Nearly three in five Malaysian SMEs could forego traditional banks in favour of new or alternative borrowing products in 2022, according to California-headquartered data analytics firm Fair, Isaac and Company (FICO).

The firm said in a statement on 26 April that there are signs that traditional banks in Malaysia are at risk of losing SME business to non-traditional competitors.

It said that amid strong interest in borrowing funds, between 62 percent and 70 percent of Asia-Pacific SMEs are less than satisfied with their main banks’ level of support in response to the Covid-19 outbreak

Nearly 60 percent of Malaysian SMEs are expected to take up new or alternative/non-traditional borrowing products in 2022.

FICO senior director of decision management solutions in Asia-Pacific Aashish Sharma said Malaysian SMEs had indicated that they require financial support in 2022 but are less optimistic about getting it from their main banks.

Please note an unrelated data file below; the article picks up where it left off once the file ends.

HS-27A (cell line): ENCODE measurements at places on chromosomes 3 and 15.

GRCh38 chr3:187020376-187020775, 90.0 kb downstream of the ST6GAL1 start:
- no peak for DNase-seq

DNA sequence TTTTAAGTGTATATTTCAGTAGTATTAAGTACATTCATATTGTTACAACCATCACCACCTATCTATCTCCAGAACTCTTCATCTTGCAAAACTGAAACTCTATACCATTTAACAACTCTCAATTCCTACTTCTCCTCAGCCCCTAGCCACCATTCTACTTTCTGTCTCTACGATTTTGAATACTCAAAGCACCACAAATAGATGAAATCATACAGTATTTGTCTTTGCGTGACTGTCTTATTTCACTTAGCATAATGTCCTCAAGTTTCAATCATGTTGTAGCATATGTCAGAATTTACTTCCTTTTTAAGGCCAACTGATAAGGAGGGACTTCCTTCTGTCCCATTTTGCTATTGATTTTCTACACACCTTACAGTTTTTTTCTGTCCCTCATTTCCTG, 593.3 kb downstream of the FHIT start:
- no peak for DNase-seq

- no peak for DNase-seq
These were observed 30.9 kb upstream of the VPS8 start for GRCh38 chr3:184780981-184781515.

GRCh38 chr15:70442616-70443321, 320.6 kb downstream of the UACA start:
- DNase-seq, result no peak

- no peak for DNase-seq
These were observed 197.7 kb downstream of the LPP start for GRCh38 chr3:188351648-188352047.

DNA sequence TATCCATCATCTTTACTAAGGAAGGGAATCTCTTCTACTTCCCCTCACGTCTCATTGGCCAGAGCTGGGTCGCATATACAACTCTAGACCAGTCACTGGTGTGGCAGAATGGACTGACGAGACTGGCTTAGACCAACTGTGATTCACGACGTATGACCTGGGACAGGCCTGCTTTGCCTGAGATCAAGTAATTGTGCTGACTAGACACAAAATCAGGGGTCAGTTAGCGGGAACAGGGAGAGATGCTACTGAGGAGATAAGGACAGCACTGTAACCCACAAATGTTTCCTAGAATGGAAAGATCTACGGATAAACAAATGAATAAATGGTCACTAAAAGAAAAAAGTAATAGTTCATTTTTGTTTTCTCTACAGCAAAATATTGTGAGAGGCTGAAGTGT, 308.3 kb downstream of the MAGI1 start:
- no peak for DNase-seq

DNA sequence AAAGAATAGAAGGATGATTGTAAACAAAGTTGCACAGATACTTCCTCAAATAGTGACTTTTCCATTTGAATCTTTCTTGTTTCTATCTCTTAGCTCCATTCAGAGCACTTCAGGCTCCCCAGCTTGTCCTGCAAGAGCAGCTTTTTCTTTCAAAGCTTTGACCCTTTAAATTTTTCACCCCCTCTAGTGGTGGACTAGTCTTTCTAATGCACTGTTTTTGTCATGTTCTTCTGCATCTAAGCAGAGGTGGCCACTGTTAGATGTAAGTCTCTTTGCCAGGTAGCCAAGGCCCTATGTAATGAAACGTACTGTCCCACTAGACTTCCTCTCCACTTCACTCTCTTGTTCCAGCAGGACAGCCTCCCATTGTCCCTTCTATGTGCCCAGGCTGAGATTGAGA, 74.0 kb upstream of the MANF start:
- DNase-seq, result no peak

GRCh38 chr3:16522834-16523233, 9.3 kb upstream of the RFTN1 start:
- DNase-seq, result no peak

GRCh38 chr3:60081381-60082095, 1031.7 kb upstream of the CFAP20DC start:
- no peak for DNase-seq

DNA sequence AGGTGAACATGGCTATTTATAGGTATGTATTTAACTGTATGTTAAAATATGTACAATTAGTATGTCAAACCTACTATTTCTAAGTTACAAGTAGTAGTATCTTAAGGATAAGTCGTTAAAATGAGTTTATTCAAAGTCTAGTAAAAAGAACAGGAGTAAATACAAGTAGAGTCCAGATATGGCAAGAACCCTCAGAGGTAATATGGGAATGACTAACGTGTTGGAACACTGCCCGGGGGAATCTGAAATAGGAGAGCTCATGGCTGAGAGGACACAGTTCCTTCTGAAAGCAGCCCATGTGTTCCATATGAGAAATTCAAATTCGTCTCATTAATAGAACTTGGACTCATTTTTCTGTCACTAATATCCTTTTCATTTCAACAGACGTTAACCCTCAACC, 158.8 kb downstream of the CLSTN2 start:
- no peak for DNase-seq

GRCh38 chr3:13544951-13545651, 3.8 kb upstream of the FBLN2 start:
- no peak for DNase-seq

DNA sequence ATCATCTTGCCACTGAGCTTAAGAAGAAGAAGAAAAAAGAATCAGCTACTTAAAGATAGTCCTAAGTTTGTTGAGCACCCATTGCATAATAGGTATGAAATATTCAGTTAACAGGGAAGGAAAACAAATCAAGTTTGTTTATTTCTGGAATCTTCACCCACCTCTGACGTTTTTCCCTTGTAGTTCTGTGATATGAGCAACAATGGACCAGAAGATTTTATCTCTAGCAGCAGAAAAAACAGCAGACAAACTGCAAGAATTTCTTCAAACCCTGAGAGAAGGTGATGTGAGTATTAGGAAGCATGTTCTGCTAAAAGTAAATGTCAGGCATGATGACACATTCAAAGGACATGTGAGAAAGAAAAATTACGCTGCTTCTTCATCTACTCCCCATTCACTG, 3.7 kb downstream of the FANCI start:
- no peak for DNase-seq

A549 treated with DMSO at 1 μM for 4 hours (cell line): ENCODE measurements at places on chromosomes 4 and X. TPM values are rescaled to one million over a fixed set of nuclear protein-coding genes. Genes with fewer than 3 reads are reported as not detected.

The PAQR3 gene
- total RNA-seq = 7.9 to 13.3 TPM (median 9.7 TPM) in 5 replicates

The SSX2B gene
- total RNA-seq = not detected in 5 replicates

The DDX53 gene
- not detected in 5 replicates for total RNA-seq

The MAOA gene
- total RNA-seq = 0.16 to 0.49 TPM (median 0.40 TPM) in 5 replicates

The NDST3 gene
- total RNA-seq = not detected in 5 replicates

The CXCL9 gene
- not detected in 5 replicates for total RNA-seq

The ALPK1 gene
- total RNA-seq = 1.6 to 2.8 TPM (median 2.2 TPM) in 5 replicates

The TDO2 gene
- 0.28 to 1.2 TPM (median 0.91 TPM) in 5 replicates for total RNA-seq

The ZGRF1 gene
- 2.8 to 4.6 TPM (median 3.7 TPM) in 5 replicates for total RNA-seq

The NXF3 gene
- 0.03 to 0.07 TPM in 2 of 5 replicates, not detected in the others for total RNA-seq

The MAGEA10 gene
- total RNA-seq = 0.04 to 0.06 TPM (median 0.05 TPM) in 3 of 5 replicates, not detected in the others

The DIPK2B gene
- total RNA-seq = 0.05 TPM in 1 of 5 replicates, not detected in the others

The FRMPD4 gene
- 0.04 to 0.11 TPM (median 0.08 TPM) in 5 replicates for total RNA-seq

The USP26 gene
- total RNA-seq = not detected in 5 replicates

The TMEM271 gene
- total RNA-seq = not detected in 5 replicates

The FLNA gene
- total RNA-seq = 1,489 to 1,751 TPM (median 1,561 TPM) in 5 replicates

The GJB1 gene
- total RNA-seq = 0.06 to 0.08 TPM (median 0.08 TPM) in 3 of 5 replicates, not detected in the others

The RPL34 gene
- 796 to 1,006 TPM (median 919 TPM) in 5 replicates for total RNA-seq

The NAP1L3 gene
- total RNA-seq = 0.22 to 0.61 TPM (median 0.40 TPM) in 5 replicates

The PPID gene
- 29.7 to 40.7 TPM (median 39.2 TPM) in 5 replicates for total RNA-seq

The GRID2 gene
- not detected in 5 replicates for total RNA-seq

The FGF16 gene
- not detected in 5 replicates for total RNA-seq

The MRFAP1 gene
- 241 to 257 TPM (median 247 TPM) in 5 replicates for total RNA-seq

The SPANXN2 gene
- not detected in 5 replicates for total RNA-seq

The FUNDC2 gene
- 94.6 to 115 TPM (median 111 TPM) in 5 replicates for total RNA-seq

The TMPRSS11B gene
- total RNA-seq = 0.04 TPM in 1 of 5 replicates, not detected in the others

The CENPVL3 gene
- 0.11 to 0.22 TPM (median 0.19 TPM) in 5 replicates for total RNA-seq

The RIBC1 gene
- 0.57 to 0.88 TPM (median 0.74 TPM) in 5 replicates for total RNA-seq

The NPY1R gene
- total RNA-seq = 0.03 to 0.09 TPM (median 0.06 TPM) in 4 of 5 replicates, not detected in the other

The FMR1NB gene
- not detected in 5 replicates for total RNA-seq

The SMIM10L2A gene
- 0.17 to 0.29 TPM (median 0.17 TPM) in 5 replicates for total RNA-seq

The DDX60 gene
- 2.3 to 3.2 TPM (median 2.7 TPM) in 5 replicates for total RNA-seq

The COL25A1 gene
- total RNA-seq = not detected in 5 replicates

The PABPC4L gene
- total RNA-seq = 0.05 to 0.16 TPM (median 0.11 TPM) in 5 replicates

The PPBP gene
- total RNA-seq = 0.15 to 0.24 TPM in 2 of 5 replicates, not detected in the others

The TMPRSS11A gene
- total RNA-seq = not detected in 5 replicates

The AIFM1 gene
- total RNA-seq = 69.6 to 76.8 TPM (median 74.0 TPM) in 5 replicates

“This is a potentially worrying trend for traditional banks, considering that there are an estimated 1.15 million SMEs in Malaysia, employing about 48 percent of the workforce and contributing over 38 percent of gross domestic product,” he said.

Therefore, FICO noted that banks need to understand what’s causing SMEs to consider alternative funding sources.

Survey respondents across the Asia-Pacific region pointed to frustrations with the typical funding process of traditional banks and identified room for improvement in their Covid-19 response across a range of funding-related factors, including:

  • Access to credit (70%)
  • Financial assistance (69%)
  • Information and guidance (68%)
  • Transparency regarding decisions and processes (68%)
  • Speed of response (64%)

According to Sharma, alternative lenders have the potential to gain ground based on the challenges identified by this research and by FICO’s own market observations.

However, he said the opportunity is there for traditional banks to retain borrowers if they understand those key decision criteria alongside the challenges and funding support sentiments of SMEs and the themes that had emerged.

“If traditional banks are to experience continued and sustainable business growth in the SME segment in the Asia-Pacific region, they must simplify the application process and improve transparency, as well as customer experience.

“From the banks’ risk management perspective, they can support these efforts with scalable, well-informed decisioning tools that can both speed up the process for all and minimise risk,” he said.


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